Second, it seems to me that the linked article sets up a straw man by taking the functionalist paradigm of conscious to stand or fall with Ray Kurzweil’s specific views. The broader project of artificial intelligence research can survive every single one of the points made therein, even if Kurzweil cannot win his bet with Mitch Kapor if they are true. That is, the so-called “singulatarians” are not coextensive with the functionalists, meaning that consciousness could still be an information process—though I don’t know anyone who would say there is anything “mere” about it—should Kurzweil’s particular model prove to be flawed.

LostInParadise's avatar

Firstly, regarding the Turing test. The basic point is that if the behavior of a machine is indistinguishable from that of a human then we declare that the machine has consciousness. The objection that the machine has no “feelings” is invalid. If it walks like a duck and quacks like a duck then it is a duck. The Turing test only focuses on a small subset of human behavior, but I think it is sufficient to capture the range of human thought processes.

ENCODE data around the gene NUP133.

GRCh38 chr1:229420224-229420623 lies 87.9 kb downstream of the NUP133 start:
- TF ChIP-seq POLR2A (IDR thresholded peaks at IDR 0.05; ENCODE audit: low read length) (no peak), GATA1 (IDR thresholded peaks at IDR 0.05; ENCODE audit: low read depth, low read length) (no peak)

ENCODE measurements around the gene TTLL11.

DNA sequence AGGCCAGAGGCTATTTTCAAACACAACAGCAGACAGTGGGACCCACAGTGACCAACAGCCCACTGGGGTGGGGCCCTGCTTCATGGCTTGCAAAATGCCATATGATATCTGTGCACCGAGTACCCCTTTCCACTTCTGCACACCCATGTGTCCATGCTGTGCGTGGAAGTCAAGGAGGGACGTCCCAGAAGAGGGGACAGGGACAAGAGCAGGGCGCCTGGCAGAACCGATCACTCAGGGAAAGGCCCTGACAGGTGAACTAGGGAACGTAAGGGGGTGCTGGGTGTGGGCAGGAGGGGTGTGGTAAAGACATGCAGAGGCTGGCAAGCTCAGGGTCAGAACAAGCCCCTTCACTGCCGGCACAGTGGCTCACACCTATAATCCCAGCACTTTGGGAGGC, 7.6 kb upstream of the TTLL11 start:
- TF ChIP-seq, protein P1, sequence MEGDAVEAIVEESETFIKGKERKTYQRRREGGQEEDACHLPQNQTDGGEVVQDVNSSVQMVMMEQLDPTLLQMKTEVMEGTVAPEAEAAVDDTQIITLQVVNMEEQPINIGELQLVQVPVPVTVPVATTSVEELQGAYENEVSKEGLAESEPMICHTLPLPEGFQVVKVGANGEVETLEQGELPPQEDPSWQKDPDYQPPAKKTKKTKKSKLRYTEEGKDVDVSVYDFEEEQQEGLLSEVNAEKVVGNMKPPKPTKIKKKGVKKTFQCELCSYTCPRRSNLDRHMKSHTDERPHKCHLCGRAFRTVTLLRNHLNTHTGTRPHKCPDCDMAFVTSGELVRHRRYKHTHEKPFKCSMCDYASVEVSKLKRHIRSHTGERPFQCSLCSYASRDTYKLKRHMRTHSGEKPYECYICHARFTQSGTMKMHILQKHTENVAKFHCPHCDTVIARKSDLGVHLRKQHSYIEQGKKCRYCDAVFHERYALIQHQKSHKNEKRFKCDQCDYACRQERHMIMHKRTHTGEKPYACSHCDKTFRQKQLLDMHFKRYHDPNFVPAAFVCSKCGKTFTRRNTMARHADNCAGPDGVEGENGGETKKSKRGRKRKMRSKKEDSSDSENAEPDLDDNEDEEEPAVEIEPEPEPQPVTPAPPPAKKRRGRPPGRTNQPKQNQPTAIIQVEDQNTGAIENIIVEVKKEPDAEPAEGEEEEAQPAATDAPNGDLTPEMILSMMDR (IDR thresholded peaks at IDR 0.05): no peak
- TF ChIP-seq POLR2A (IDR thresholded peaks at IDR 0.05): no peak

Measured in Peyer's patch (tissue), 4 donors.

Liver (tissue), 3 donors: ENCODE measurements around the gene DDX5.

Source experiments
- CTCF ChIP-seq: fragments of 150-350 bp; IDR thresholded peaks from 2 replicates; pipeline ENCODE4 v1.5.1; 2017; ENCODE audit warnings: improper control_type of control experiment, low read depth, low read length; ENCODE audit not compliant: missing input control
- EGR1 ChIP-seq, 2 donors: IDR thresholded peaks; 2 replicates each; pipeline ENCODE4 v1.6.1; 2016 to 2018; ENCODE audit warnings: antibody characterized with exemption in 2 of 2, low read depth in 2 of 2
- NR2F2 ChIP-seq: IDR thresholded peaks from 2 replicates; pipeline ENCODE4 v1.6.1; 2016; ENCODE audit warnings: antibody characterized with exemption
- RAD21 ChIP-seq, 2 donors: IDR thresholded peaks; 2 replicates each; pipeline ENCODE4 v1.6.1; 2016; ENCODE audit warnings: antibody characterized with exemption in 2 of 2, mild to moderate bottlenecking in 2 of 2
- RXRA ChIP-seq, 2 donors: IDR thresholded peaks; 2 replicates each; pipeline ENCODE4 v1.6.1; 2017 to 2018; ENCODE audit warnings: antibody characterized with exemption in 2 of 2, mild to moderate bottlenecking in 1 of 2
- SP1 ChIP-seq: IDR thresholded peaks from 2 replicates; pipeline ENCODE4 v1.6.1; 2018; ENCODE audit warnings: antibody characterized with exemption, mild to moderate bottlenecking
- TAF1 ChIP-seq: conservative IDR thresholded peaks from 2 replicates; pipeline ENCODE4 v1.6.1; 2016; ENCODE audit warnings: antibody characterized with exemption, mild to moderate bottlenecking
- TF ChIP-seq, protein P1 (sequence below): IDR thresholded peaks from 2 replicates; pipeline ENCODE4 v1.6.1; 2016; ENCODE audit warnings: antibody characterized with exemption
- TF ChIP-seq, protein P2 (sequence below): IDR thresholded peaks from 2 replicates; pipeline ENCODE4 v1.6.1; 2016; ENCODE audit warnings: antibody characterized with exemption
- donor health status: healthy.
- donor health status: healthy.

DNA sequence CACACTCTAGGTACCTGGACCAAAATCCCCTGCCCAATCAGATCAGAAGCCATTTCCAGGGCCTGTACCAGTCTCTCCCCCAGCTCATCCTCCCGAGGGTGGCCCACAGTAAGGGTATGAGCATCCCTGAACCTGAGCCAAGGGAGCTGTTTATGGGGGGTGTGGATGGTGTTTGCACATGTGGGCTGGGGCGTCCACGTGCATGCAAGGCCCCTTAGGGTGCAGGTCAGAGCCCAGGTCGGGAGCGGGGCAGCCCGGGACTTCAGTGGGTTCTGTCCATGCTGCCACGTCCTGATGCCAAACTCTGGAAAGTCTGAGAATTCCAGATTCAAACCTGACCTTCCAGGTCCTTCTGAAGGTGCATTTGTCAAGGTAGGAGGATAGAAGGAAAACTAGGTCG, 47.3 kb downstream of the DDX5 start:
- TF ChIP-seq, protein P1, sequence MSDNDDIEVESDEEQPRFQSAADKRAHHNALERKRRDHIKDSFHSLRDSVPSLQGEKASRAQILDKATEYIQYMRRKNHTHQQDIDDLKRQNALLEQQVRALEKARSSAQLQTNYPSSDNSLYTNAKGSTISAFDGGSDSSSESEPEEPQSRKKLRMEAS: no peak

As to the nature of consciousness, my feeling is that it is not a matter of throwing together a sufficient amount of information processing. We can’t exactly define consciousness, but there are certain components that I think are necessary. A conscious being must understand cause and effect. Not just a particular instance of it, but the understanding that in general events have causes.

In his work, Being And Nothingness, Sartre talks about our ability to negate statements, the “nothingness” of the title. We are able to respond to things that don’t happen, the friend that does not show up or the item that is missing from the room. There is a subtle but important difference between not reacting to something because it is not there and reacting to its absence. Sartre believed that this ability lies at the heart of consciousness. I believe that he was on to something. The ability to create an abstract symbol requires understanding that the symbol relates to an object but it is not an actual instance of the object.